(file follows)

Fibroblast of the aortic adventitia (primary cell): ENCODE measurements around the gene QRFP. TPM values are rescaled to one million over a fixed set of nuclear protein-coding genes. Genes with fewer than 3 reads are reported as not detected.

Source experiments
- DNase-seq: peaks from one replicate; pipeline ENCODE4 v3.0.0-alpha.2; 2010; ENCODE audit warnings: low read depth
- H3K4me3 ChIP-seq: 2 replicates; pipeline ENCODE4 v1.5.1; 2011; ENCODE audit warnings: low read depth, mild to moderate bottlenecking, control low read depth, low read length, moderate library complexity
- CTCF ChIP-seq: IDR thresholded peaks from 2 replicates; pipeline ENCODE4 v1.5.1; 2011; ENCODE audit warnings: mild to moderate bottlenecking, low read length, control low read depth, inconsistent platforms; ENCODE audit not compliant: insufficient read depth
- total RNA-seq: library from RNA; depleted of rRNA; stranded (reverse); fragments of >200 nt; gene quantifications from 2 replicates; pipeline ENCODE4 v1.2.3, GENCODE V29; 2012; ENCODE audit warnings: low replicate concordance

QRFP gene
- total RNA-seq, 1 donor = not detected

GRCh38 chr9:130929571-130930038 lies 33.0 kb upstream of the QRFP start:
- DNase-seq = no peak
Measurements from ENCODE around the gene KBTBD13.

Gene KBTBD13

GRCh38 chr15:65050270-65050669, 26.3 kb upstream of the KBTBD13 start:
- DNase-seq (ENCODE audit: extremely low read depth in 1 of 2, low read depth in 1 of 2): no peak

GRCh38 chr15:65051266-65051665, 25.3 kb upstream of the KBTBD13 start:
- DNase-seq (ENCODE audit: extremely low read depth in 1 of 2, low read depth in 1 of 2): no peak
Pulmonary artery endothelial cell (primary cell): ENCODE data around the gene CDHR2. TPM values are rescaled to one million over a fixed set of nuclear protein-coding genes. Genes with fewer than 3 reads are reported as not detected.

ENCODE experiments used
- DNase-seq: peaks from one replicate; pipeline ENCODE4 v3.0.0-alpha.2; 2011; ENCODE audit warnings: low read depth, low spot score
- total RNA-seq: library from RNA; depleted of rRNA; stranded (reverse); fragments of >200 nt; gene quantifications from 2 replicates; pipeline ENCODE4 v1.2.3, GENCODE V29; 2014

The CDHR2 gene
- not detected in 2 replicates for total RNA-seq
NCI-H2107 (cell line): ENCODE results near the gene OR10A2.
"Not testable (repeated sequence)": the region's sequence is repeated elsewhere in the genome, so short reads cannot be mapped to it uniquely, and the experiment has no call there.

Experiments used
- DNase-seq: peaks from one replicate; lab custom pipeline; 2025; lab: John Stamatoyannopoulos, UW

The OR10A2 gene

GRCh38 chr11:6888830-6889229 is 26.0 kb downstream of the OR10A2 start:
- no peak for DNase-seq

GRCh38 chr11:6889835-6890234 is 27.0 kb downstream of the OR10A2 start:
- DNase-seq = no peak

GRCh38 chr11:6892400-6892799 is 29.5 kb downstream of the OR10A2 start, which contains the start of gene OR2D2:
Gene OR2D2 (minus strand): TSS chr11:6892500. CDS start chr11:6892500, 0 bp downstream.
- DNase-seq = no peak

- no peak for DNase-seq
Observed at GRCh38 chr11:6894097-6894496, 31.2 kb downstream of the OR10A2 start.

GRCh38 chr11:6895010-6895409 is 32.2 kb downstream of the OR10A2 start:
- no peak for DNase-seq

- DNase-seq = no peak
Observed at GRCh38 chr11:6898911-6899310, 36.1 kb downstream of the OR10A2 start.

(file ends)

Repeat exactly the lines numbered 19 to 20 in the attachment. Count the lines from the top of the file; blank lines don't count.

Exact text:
- DNase-seq: peaks from one replicate; pipeline ENCODE4 v3.0.0-alpha.2; 2011; ENCODE audit warnings: low read depth, low spot score
- total RNA-seq: library from RNA; depleted of rRNA; stranded (reverse); fragments of >200 nt; gene quantifications from 2 replicates; pipeline ENCODE4 v1.2.3, GENCODE V29; 2014